Academics and experts are delving into the classical and British origins of coaching to help establish new models to suit the complexities of modern business.
For the past 30 years, the dominant model of coaching has been that of the sports model. And, as coaching has become an established business tool, coaching thinkers and writers have frequently referred to Harvard tennis captain-turned-guru Timothy Gallwey, and his series of books on The Inner Game, to point out that the modern definition and application of coaching stems from his work.
The most recent example of this is honorary vice-president and head of accreditation at the Association for Coaching, Carol Wilson, who, writing in reSource magazine, attributes Gallwey with kick-starting coaching “in its current sense”.
But elsewhere there is a feeling that enthusiasm for this sports model is starting to fade it will never disappear, but is likely to be tempered by an interest in the historical roots of coaching and an attempt to steer businesses from thinking that only one approach will do, particularly in executive coaching. This shift is driven by the sense that a sports model, with its connotations of goals and performance, does not suit every business need.
“Coaching is moving on from the sports model,” says Erik de Haan, director of the Centre for Coaching at executive education provider Ashridge.
“That model can be helpful in dealing with focused skills and with learning behavioural tricks and it can be useful for honing presentation skills for example, but already when it comes to assertiveness or influencing skills it falls short.”
De Haan is concerned that the sports model does not pay attention to underlying personal issues.
“Underpinning even the simplest of leadership issues are emotions, anxieties and personal traits, which need a deeper and more sensitive approach,” he says. “In other words, a more sophisticated model that draws on psychotherapy or organisation consulting, and which respects ethics and boundaries.”
He looks at this model at the beginning of his newly published book Relational Coaching, where an early chapter delves into the origin of the word coach (see ‘History lessons’ below). Moving on from these antecedents, de Haan makes the point that organisations should be looking at a more individual approach to coaching and be aware that undergoing personal learning with another professional can be a raw and uncertain experience.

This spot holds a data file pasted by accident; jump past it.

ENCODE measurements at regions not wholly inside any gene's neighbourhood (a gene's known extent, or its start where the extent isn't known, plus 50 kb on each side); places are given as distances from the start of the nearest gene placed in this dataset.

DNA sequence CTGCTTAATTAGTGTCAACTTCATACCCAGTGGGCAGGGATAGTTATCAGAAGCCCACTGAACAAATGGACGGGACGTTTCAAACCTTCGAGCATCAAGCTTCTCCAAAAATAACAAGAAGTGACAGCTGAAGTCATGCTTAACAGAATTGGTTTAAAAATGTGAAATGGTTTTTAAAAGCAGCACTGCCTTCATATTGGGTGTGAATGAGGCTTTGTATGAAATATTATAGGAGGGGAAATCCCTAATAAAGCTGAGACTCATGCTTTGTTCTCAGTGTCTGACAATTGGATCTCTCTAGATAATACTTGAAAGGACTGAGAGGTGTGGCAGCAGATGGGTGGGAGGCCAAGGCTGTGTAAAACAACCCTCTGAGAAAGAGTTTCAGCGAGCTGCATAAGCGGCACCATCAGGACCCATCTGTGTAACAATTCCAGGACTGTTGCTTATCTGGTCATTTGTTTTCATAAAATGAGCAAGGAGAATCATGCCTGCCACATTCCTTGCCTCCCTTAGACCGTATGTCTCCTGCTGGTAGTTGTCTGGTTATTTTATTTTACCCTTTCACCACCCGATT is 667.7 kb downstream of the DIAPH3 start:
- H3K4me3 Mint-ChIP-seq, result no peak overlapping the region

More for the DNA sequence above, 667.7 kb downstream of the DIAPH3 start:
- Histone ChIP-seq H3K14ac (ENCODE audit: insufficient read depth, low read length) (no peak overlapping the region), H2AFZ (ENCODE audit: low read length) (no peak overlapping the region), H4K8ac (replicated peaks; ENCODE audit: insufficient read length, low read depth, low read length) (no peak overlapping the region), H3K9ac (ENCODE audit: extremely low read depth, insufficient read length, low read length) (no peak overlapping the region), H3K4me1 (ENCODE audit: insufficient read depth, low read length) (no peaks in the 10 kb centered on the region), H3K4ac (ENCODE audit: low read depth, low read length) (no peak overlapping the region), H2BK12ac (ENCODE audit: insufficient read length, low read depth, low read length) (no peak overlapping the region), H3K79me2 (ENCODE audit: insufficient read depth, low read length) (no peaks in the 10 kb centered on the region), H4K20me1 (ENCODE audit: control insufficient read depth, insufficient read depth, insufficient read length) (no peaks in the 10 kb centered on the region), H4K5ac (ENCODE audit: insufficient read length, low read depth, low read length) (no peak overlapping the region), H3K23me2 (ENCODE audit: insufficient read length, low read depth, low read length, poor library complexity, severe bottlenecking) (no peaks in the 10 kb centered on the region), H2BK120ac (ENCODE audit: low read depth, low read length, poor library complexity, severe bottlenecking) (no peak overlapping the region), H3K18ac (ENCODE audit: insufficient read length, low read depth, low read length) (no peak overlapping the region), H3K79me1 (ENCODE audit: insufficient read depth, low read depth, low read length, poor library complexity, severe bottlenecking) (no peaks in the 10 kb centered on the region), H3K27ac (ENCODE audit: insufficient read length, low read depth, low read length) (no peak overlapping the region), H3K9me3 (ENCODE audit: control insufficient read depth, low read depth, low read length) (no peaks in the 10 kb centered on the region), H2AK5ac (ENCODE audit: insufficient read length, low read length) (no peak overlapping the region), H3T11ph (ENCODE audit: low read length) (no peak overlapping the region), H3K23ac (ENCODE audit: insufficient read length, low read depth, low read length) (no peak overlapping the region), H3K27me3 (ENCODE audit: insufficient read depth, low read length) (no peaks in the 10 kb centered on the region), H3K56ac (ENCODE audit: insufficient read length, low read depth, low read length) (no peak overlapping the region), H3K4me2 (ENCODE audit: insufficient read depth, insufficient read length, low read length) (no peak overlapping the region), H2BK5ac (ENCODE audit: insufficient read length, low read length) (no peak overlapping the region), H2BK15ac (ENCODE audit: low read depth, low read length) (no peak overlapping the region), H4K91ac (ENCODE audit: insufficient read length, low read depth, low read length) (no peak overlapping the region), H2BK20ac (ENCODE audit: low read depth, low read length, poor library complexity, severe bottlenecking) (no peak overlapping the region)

At Sheffield Hallam University, professor of coaching and mentoring Bob Garvey has also been researching the historical roots of coaching and mentoring to get to their meaning. His work will be published in the forthcoming book Coaching and Mentoring Theory and Practice.
But, like de Haan’s work, this is no esoteric study. Garvey wants to provoke debate on how agendas and power in coaching and mentoring have evolved and how we view the learner. He warns against complacency. “There is too much at stake,” he says.
Garvey worries that some current models of coaching treat the learner as someone who “buys in” to a brand or philosophy and so is in danger of being regarded as the weaker person.
He asks if a fresh interest in the concept of mentoring, with its threads of revealing learning and self-understanding, would be more effective than the current preoccupation with working towards goals, as a stand-out feature of sports-derived coaching.
“The Grow model, for example, is great and I use it, but one of my philosophies about coaching and mentoring is that you need to have a repertoire of techniques,” he says. “To use the vernacular, it is a ‘rag bag’ subject.”
Garvey’s research has found that mentoring is often voluntary, emphasises the relationship between both parties, and is concerned with “social integration”, such as helping the subject to fit into an organisation, whereas coaching is seen as paid for and educational.
“Coaching has now taken on an American sporting emphasis,” he says. “But we need to ask if sport can translate into business. Sport, which is about going faster and becoming more skilful, is much simpler than modern business, which has to take many complex issues such as ethics and relationships into account.”
In his new book, Erik de Haan researches the origin of the term ‘coach’ and says it derives from 15th century horse-drawn transport, with the symbolism that a coach takes people to where they want to be, and later a type of university educator.
Bob Garvey has looked at the origins of both coaching and mentoring to ascertain how they have adopted their current meanings. He found that the earliest mentions of mentoring in literature were about 3,000 years ago, when Homer wrote about a friend and adviser to Telemachus, the son of Odysseus. He traces the concept of mentoring through history, including the court of the French king Louis XIV, where the royal heir was tutored by a mentoring expert and author called Fenelon.
Coaching has more British roots, and Garvey says it was first mentioned in 1849 in a novel called Pendennis by William Makepeace Thackeray, which describes young men travelling by coach to Oxford University to meet their tutor.